• <dl> - definition list (also can be used for dialogs)
  • <dt> - definition term (also can be used for speaker in dialogs)
  • <dd> - definition description (also can be used for speaker's words in dialogs)

tags for quotations:

  • <blockquote> - long quotation
  • <q> - short quotation ("cite" attribute looks interesting!)

tags for adding structure to phrases:

  • <em> - emphasis
  • <strong> - stronger emphasis
  • <dfn> - the defining instance of the enclosed term (as mentioned above)
  • <code> - fragment of computer code
  • <samp> - sample output from programs, scripts, etc.
  • <kbd> - text to be entered by the user
  • <var> - an instance of a variable or program argument
  • <cite> - citation or reference to other sources
  • <abbr> - abbreviated form (e.g., WWW, HTTP, URI, Mass., etc.)
  • <acronym> - acronym (e.g., WAC, radar, etc.)
  • <address> - as mentioned here [webmasterworld.com]

tags for form-related semantics:

  • <fieldset> - fieldset (of form elements)
  • <legend> - caption in a fieldset

  • <label> - label for a form control (use "for" attribute to associate to form element)
  • <optgroup> - group <options> within a <select> element

a tag for another post:

  • <link> - link to related documents - see [w3.org...] for the possibilities

pageoneresults




msg:3811264
 2:11 pm on Dec 19, 2008 (gmt 0)

Woohoo, now we've got some action, thanks phranque! Now, let's talk about each one individually. All those elements look pretty sitting up there but I don't think many are even aware of some of them or how to best utilize them.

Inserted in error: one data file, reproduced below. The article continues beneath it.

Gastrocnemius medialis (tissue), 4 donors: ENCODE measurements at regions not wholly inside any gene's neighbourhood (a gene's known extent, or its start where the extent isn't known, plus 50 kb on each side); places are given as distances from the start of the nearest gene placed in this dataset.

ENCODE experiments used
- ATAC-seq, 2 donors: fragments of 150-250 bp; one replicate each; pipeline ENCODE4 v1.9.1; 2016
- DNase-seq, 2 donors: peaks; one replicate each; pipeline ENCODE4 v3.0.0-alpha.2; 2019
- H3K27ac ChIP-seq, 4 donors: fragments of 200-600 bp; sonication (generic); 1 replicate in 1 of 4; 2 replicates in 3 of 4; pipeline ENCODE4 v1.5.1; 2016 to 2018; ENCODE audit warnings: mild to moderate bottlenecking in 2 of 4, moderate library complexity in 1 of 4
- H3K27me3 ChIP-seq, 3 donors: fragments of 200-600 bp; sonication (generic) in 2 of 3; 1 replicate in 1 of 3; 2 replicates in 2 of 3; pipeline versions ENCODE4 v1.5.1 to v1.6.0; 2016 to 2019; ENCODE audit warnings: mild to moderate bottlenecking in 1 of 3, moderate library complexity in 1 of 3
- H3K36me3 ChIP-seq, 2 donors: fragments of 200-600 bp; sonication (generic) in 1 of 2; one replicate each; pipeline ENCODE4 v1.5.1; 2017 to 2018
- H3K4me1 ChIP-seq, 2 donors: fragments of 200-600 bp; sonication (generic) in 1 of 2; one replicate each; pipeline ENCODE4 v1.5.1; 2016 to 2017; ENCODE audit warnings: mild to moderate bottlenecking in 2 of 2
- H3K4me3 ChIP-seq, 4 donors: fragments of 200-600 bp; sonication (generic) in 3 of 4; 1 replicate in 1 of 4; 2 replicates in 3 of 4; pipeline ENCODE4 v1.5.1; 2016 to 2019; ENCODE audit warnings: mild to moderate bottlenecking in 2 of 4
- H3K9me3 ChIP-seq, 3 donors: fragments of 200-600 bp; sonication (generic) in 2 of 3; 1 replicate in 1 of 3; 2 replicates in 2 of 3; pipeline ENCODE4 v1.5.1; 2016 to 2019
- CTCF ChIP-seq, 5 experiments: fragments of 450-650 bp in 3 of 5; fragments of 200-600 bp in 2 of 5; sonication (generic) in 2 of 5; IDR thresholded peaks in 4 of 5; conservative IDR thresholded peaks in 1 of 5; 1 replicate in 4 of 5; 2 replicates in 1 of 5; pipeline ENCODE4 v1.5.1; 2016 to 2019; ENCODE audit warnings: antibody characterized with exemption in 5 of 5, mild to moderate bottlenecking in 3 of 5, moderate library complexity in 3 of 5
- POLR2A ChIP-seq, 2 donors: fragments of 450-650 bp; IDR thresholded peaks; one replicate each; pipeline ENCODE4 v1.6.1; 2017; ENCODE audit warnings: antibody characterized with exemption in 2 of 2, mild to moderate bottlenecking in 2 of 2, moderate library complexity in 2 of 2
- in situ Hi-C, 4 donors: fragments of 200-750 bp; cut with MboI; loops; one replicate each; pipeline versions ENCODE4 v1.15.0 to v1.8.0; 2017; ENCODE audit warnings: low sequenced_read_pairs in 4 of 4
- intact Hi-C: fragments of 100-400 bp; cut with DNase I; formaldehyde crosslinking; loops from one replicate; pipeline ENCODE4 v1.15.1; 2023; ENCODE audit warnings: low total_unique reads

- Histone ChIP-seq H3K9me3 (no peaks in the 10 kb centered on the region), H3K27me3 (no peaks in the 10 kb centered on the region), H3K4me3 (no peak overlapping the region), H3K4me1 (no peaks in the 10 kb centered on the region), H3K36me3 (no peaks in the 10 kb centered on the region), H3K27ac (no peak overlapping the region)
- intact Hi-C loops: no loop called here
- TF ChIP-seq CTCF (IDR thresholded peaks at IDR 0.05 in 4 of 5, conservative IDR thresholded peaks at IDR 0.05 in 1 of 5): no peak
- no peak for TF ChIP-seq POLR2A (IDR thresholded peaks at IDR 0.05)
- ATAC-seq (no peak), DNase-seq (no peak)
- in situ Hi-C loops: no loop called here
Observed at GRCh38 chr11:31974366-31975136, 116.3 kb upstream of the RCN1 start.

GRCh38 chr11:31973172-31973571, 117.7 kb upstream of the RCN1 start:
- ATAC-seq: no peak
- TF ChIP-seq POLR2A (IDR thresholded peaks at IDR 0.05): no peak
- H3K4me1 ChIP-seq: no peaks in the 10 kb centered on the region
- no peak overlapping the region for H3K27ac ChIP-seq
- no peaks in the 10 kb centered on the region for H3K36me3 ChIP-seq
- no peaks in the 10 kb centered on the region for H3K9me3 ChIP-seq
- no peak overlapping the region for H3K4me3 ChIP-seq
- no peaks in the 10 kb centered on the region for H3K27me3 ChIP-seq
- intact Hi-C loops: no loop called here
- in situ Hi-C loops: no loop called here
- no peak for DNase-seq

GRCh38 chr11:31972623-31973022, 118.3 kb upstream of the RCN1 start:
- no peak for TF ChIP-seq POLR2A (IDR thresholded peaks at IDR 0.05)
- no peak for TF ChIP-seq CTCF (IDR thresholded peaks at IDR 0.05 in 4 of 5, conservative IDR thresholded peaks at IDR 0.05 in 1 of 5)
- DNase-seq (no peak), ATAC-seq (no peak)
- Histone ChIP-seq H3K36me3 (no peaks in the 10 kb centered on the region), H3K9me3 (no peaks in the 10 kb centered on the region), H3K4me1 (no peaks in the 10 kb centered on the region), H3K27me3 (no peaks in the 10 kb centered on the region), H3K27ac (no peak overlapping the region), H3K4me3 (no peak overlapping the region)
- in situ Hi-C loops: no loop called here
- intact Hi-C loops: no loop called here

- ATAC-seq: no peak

H40: Using definition lists
[w3.org...]

One of me all time favorites right there. I've built numerous glossaries in my time and each one used the <dl> element as suggested. And yes, those glossaries perform "extremely well". Woz knows the <dl> element well. ;)

I'm going to use part of their example...

<dl title="Nautical Terms">
<dt>Knot</dt>
<dd>
<p>A <em>knot</em> is a unit of speed equaling 1 nautical mile per hour (1.15 miles per hour or 1.852 kilometers per hour).</p>
</dd>
</dl>

What da ya know? I've not used the title attribute for the <dl> yet, didn't even think of that one.

I like to take those <dt>s and assign Fragment IDs to them. The ID of course matches the <dt> in most instances, it keeps things very simple and allows easy use of dynamics.

<dl title="Nautical Terms">
<dt id="Knot">Knot</dt>
<dd>
<p>A <em>knot</em> is a unit of speed equaling 1 nautical mile per hour (1.15 miles per hour or 1.852 kilometers per hour).</p>
</dd>
</dl>

In addition to the Fragment IDs, I'll provide links to other terms within context. The Fragment IDs allow me to put the visitor directly at the "Defined Term". I also use a Back to Previous function in all instances. You want to keep a one click option in front of that user at all times while perusing a glossary.

The above is just one of "many ways" that the <dl> element can be used. I've also used them in FAQs and other implementations where there is a direct relationship in context between one and another. ;)

Essex_boy




msg:3811551
 9:13 pm on Dec 19, 2008 (gmt 0)

Man thats a heavy post and the main reason ive becoming here for years... Thanks

pageoneresults




msg:3812806
 3:55 pm on Dec 22, 2008 (gmt 0)

H28: Providing definitions for abbreviations by using the abbr and acronym elements
[w3.org...]

This one can be a little confusing in that there are two elements to consider; the <abbr> and <acronym> elements. If you've been keeping up with the HTML 5 spec, the <acronym> element has been deprecated in favor of the less utilized <abbr> element. I don't know why they decided to do that because they are distinct enough elements that they should be kept separate.

Either way, support for both elements has been here since the dawn of the HTML spec and you may want to consider assisting your visitors with understanding the initialisms, abbreviations and acronyms they may run into on your site.

I might do something like this...

abbr,acronym{
cursor:help;
border-bottom:1px dashed #f00;
}